Non-communicable diseases (NCDs), such as neurodegeneration and cancer represent the leading cause of death worldwide, killing an estimated 41 million people each year—equivalent to 71% of all deaths globally. Although our understanding of NCDs has advanced substantially in recent years, treatment often remains challenging due to the complexity and limited availability of sensitive screening tools for NCDs. Therapeutic interventions furthermore often require rapid and robust reporting of key biomarkers to adjust treatment according to the molecular defect to be effective. In this regard, autophagy, a key intracellular protein degradation process, is an attractive therapeutic target. However, measuring the process of autophagy is challenging and often requires labour-intensive techniques. In this article, we explain the phenomenon of autophagy, discuss the challenges to assess it and touch briefly on a proposed solution to the challenges that is currently being developed by a company called Phagoflux™. The Phagoflux team comprises Prof Ben Loos (CEO of Phagoflux, Department of Physiological Sciences), Prof Willem Perold (Department of Electrical and Electronic Engineering), Prof Jan-Hendrik Hofmeyr (Department of Biochemistry), Dr Andre du Toit (Department of Physiological Sciences) and Prof Pieter Fourie (Innovation for Life). The former engineering student Christiaan Viviers conducted his MSc work focussing on the device described below.
1. What is autophagy?
Autophagy means “self-eating.” It is a metabolic process responsible for the degradation of cellular long-lived proteins and organelles and plays a vital role in cellular function by maintaining proteostasis and removing harmful proteins. Put simply, autophagy is the body’s way of cleaning out damaged parts in cells, thereby allowing the regeneration of newer, healthier parts and components in cells. It is an evolutionary self-preservation mechanism through which the body can remove dysfunctional components and recycle parts of these cells in the process of cellular repair and cleaning. However, an abnormal deviation in this process has been linked to several diseases, most notably neurodegenerative diseases such as Alzheimer’s disease or Parkinson’s disease, where specific proteins accumulate and lead to neuronal toxicity and ultimately cell death.
2. Challenges to assessing autophagy
As mentioned above, autophagy is an attractive therapeutic target with several exciting techniques used to assess it, such as western blot analysis, electron- and fluorescence microscopy. However, these techniques are often labour intense, qualitative, and require significant expertise for execution. This makes them largely unsuitable to be employed in a clinical setting where the screening of autophagy modulating drugs would be most required. Moreover, neurodegenerative diseases occur more frequently with a global ageing population which further enhances the need for technologies to accurately and rapidly assess autophagy-related proteins.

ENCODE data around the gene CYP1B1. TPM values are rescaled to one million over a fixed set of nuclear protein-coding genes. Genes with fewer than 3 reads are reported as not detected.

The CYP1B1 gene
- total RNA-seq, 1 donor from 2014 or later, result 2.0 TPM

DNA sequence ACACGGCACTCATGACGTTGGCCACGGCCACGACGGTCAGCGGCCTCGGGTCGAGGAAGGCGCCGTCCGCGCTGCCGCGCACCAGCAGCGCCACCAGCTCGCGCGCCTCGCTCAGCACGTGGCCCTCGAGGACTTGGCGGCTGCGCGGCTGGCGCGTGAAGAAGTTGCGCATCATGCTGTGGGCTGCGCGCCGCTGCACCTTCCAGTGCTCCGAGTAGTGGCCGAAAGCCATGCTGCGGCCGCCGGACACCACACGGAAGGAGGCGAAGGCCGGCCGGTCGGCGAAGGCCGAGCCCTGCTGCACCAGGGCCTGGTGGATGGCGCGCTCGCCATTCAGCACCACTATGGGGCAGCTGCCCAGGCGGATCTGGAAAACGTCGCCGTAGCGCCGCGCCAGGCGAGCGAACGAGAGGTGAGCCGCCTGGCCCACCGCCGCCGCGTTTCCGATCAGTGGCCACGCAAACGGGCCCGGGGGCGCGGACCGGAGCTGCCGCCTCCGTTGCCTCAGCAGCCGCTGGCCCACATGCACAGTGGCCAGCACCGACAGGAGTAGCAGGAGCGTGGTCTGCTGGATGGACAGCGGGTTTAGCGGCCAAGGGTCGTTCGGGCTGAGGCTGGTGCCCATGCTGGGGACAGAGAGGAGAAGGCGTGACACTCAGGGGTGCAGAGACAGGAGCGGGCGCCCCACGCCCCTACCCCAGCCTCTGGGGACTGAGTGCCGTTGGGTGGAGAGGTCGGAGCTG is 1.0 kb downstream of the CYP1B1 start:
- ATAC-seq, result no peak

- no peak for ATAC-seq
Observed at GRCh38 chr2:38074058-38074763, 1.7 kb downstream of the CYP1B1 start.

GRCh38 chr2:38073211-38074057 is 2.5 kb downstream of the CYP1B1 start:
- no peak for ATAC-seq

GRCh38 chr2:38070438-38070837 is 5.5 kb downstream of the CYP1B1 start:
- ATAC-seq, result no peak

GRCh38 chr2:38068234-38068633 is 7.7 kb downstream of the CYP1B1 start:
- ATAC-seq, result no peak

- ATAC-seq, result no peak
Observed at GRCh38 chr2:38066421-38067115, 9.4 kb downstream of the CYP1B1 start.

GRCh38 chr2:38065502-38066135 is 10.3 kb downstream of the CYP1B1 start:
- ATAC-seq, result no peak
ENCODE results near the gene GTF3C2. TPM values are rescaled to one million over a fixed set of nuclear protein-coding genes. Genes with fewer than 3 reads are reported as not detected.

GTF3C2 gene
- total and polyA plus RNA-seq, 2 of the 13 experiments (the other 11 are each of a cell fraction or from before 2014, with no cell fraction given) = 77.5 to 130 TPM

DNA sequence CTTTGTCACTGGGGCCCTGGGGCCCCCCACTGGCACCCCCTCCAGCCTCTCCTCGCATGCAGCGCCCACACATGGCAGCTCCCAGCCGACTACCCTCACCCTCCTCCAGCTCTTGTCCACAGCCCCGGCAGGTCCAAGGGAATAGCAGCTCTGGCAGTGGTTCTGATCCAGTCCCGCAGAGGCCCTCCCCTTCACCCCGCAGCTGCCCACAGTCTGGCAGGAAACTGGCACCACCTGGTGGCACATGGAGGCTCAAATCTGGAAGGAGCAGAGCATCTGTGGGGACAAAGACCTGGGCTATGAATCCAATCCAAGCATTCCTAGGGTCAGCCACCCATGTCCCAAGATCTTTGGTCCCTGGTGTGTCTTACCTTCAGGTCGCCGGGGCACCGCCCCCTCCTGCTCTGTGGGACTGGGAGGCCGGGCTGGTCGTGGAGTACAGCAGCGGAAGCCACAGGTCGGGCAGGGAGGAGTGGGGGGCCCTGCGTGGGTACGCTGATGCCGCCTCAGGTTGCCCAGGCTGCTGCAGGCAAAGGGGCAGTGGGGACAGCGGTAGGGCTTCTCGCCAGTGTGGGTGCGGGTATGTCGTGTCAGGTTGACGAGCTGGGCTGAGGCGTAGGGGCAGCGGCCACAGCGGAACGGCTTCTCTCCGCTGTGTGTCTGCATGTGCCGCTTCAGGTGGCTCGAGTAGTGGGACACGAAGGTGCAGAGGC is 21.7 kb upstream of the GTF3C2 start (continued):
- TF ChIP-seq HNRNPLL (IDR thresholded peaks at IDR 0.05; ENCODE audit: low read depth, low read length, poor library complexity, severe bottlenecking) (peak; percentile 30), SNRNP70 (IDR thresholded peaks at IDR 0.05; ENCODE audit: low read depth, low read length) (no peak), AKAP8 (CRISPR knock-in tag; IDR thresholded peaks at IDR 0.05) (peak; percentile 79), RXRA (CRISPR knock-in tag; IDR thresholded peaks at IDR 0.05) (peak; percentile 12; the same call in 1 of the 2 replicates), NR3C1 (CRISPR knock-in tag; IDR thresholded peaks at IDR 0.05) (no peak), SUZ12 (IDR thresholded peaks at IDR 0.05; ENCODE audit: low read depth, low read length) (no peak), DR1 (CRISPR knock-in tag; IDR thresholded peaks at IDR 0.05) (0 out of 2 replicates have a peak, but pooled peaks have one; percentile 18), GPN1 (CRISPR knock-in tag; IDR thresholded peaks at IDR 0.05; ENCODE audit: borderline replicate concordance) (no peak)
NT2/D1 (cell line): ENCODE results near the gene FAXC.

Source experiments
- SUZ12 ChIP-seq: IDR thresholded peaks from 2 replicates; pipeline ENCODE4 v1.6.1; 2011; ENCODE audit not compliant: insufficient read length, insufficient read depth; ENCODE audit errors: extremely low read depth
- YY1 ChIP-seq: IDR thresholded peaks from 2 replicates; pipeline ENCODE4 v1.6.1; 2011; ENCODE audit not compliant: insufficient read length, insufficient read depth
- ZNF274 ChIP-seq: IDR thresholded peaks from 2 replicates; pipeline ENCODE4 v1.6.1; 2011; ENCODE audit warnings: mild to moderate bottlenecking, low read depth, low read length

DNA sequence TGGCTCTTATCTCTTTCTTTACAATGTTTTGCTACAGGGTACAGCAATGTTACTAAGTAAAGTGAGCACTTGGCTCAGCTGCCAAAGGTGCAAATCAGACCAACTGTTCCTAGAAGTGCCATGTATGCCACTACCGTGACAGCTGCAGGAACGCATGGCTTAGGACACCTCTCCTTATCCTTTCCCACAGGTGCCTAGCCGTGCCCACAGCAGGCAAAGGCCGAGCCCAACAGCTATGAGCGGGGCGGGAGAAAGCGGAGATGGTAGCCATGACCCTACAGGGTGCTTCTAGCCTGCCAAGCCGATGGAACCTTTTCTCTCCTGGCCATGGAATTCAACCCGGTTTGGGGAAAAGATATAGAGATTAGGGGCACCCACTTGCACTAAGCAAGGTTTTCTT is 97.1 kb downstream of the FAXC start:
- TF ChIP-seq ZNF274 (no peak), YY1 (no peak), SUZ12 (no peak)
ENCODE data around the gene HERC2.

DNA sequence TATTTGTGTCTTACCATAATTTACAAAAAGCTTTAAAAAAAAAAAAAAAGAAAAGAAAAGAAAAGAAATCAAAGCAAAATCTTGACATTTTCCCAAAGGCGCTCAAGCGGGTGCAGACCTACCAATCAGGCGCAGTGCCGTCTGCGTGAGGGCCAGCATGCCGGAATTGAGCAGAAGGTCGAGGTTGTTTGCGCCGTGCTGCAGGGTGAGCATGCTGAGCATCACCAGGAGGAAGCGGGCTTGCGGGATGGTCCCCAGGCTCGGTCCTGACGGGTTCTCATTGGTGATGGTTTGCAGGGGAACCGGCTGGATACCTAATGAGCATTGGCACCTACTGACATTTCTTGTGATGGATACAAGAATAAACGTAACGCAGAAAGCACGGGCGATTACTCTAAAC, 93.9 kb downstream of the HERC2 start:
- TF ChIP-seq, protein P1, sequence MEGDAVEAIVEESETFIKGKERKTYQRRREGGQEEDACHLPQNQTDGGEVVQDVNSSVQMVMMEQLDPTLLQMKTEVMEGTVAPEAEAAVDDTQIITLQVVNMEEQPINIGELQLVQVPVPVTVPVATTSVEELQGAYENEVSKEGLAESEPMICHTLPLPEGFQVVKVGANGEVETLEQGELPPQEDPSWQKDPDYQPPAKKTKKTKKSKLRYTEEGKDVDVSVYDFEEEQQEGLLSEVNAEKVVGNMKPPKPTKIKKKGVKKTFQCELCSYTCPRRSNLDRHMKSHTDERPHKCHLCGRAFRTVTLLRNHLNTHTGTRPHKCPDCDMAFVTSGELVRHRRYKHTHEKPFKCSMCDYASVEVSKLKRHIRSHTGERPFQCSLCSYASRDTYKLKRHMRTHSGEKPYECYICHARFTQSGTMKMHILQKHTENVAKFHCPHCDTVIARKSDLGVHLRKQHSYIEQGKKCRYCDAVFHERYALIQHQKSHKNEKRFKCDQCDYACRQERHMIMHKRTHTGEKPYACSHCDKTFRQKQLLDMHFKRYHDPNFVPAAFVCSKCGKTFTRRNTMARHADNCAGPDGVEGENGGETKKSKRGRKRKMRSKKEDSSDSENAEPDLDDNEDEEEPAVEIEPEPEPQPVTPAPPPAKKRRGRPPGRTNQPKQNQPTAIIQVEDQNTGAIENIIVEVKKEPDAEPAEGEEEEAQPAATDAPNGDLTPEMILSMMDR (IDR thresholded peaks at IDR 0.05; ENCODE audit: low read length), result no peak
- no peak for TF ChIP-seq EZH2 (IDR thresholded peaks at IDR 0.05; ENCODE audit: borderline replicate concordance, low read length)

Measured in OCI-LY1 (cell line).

3. The proposed solution
“[A] resistive-based biosensor … that utilizes conductive microfibers to detect microbial pathogens” was initially designed to address these challenges. This design was expanded for the rapid detection of the abundance of proteins. In particular, a biosensor was developed that is capable of measuring microtubule-associated protein 1A/1B light chain 3 (LC3), a structural protein incorporated into the membrane of autophagosomes, and generally used as a marker protein of the autophagy process. Microfiber-, paper- and CNF-based transducers were developed and incorporated into a resistive-based sensor that measures protein abundance associated with autophagy, bound to immobilised LC3 antibodies. The microfiber- and paper-based transducers were functionalised using PPy composite before antibody immobilisation, enabling electron flow through the base material and allowing for the detection of LC3 protein abundance by detecting a change in resistance. In contrast, the CNF-based transducer did not require additional modification and proved to be more sensitive than the microfiber- and paper-based transducers. While the detection of specific proteins by antibodies and the quantification of biomolecules through resistive sensing is not necessarily novel, the unique integration of resistive sensing with hardware and software design enabling the detection and monitoring of autophagy is uniquely powerful.
We are just beginning to understand how autophagy works in the body and what we have learnt so far is compelling. Autophagy will continue to gain attention as researchers, such as the team at Phagoflux, conduct more studies on its health impact and on methods for sensitively assessing autophagy. The results of the paper discussed in this article highlight how the unique combination of transducer- and system design, in combination with resistive sensing enables the rapid, robust and accurate detection of the LC3 protein in autophagy. In addition to the resistive biosensor discussed here, there is currently an innovative prototype device in pre-production to measure autophagy which will be discussed in more detail in our next article.
The paper this article is based on has been published at:
Christiaan Viviers, André du Toit, Willem Perold, Ben Loos, Jan-Hendrik Hofmeyr. 2020. A Resistive Biosensor for the Detection of LC3 Protein in Autophagy. Available at https://ieeexplore.ieee.org/document/8979366.
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